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What Are the Tax Implications of Retirement Plan Distributions?

Maybe you've dutifully scrimped for a number of years, putting aside savings into one or more retirement plans. Maybe you've even saved a little to meet your long-term financial goals. While saving money is undoubtedly the most important step in retirement planning, it surely is not the only one. Tax planning also ranks as an important consideration.

For instance, you often can defer taxes on the money you contribute to your retirement plans. You can make a contribution to your plan and deduct the contribution from your taxable income on your tax return. Then, when you are older and working less or not at all, you can withdraw regular amounts from your plan and pay tax on the income at a lower rate.

On the other hand, if you contribute after-tax money to your retirement plan, you develop a basis in the account. This basis cannot be taxed again as you withdraw it from your plan. To take best advantage of the tax rules, you usually must make as many tax-deductible contributions as possible before making any non-deductible contributions of after-tax income.

Clearly, timing is a crucial tax issue. The same retirement plans that can help you accrue your nest egg during your primary working years are also designed to encourage you to use that nest egg during your retirement years. The tax code aims both to hinder you from taking out your money before retirement and from saving your money in order to pass it to your heirs. If you take money out of your plan before retirement, or if you fail to take money out of your plan after you have reached your required beginning date, you generally will face tax penalties.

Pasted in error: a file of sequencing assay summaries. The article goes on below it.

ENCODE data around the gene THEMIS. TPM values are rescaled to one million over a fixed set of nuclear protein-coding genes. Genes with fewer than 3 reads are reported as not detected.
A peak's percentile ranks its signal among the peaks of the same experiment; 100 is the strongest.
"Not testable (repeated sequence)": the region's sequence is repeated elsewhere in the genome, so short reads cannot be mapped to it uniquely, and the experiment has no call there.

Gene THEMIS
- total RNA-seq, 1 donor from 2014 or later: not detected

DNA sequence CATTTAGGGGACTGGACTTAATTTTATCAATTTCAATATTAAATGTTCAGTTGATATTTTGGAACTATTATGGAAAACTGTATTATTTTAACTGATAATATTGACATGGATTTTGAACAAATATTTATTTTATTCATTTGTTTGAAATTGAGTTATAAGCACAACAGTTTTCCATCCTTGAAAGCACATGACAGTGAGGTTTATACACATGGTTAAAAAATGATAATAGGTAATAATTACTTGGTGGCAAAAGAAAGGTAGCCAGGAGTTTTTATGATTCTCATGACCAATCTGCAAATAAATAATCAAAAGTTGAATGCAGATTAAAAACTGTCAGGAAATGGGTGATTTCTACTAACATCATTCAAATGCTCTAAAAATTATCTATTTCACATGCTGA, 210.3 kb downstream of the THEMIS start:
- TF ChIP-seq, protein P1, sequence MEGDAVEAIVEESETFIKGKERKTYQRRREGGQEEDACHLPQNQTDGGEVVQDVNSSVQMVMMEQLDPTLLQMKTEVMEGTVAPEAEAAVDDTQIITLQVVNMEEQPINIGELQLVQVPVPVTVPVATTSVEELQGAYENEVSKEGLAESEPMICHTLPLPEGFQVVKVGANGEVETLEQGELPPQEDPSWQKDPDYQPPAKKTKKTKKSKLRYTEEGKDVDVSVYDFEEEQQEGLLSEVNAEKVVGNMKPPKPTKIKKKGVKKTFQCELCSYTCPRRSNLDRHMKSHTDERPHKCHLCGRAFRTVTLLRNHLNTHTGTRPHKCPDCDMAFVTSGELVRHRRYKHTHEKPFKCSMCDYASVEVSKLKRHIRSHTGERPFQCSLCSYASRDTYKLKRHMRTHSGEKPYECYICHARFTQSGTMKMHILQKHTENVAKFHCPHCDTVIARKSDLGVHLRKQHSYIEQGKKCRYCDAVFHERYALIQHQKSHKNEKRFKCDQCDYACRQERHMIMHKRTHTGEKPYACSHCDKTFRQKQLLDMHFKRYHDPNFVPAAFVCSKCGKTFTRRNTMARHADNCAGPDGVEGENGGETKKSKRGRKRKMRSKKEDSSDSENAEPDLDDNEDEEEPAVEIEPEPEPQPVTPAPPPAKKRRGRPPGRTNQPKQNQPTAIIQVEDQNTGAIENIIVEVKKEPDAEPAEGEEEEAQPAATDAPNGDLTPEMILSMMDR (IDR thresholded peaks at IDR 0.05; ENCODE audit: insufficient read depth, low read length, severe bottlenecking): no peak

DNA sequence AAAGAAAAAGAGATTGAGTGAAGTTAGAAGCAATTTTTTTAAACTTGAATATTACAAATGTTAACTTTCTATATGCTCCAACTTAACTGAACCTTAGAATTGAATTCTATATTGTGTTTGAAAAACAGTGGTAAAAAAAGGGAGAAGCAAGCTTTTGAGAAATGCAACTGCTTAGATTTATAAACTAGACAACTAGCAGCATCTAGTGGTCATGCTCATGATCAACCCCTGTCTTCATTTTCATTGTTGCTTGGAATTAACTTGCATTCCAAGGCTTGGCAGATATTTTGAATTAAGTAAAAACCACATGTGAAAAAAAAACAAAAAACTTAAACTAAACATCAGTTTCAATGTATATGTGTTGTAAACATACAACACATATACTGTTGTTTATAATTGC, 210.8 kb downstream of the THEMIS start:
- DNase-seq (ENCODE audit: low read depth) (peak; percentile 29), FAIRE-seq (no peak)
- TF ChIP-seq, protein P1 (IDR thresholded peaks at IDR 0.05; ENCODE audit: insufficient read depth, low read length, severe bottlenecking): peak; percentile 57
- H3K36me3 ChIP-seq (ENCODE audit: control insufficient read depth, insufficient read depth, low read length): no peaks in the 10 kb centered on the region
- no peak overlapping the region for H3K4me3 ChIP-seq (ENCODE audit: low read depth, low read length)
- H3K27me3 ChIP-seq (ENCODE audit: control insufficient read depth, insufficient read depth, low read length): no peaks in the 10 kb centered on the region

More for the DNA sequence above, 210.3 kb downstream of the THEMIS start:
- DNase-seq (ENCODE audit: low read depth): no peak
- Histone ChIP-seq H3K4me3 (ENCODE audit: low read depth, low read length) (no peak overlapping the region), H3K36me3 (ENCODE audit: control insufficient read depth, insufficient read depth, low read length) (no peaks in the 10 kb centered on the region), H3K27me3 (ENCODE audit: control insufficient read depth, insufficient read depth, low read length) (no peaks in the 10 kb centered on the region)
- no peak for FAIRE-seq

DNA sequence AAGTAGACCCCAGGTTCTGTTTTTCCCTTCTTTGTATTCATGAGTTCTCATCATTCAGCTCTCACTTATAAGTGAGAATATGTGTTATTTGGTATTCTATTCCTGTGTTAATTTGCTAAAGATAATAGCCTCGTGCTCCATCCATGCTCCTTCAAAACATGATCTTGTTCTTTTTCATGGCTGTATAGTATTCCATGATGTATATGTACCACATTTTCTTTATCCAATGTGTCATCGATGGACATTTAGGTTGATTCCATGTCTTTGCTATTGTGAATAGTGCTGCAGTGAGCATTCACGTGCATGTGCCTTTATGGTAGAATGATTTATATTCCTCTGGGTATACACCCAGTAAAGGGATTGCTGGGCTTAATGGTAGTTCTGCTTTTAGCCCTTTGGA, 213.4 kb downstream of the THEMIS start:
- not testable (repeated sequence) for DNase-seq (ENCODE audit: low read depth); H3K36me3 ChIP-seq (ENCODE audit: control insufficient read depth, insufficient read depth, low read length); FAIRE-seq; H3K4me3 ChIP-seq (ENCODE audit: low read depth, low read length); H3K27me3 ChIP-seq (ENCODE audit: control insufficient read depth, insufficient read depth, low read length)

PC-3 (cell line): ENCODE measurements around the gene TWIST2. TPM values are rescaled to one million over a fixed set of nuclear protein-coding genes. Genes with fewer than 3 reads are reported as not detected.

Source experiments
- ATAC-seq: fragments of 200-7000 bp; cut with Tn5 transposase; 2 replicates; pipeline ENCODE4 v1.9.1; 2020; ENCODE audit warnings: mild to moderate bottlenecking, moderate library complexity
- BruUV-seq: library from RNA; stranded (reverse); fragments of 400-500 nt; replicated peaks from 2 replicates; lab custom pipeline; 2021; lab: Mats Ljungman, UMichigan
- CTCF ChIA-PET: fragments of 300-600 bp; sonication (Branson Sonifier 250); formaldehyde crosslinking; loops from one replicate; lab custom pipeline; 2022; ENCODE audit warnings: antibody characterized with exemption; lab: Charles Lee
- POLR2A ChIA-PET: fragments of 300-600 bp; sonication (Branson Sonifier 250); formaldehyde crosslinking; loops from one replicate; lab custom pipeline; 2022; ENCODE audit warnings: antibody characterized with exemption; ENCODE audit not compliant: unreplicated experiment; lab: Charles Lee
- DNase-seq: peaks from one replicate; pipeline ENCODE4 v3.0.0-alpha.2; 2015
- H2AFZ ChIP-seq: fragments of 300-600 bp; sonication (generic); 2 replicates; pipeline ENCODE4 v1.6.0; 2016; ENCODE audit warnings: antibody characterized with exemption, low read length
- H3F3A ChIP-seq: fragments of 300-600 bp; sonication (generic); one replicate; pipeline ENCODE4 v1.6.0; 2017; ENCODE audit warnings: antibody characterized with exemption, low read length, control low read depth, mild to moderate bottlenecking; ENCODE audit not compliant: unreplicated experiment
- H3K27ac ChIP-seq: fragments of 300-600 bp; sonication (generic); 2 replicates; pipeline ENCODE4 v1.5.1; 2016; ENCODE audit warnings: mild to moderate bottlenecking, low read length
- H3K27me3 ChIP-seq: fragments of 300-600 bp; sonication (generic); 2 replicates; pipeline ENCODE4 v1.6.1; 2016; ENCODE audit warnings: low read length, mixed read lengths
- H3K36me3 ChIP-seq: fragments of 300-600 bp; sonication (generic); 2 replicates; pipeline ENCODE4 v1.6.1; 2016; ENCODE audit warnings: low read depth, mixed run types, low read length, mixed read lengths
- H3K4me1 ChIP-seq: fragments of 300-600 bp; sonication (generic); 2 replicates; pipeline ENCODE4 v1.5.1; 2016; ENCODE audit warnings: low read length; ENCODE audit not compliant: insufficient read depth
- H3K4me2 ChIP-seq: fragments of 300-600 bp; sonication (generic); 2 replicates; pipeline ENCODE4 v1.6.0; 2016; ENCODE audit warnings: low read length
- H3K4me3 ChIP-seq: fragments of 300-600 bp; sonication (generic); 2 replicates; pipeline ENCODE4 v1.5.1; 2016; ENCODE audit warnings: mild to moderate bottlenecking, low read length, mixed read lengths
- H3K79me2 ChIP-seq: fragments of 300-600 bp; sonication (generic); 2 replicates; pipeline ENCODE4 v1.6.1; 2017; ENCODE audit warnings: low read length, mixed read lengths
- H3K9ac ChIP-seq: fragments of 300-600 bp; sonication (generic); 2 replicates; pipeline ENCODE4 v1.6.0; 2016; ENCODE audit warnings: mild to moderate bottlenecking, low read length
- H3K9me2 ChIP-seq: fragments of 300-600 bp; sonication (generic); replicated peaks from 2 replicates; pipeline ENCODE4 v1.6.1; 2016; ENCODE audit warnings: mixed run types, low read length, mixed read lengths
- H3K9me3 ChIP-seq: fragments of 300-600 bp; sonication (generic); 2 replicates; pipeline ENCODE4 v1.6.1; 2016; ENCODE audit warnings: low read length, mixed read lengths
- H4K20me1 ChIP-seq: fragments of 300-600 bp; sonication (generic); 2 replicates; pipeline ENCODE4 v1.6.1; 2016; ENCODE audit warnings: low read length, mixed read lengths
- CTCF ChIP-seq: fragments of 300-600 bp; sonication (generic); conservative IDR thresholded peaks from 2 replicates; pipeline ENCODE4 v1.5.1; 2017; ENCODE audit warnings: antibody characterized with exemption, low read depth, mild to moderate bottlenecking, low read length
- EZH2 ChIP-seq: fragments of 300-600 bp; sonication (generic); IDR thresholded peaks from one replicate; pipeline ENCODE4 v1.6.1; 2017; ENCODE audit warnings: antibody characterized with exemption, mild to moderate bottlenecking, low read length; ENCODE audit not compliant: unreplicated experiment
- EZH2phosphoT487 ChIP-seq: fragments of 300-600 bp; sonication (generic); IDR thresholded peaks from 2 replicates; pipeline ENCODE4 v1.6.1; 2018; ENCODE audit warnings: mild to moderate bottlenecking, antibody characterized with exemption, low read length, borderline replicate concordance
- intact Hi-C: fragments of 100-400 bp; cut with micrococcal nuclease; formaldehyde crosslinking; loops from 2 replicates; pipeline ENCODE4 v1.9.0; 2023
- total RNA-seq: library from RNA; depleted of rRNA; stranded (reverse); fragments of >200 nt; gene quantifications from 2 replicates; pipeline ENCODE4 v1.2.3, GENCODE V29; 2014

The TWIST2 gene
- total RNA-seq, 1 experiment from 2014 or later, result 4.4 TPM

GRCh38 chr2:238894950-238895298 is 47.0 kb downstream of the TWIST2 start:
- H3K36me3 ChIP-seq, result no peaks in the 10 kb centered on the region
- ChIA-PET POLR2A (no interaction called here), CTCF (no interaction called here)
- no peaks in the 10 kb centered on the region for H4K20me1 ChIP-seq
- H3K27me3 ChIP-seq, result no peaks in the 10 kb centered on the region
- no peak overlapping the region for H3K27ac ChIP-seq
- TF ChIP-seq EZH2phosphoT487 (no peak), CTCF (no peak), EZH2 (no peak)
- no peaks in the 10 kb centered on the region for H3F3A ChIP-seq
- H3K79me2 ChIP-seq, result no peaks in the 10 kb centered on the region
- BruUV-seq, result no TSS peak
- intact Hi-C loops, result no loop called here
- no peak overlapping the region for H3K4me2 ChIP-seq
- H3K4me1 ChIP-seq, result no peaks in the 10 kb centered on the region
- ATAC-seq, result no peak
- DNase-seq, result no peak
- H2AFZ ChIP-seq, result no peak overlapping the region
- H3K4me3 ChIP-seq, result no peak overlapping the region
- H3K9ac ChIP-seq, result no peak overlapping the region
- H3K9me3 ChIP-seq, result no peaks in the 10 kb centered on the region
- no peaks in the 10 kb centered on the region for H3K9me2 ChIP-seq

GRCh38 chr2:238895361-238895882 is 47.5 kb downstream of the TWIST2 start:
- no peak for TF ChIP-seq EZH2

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This material is being provided for informational purposes only. Neither New York Life nor its agents provide legal, tax or accounting advice. Please contact your own advisers for legal, tax and accounting advice.

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What Are the Tax Implications of Retirement Plan Distributions?

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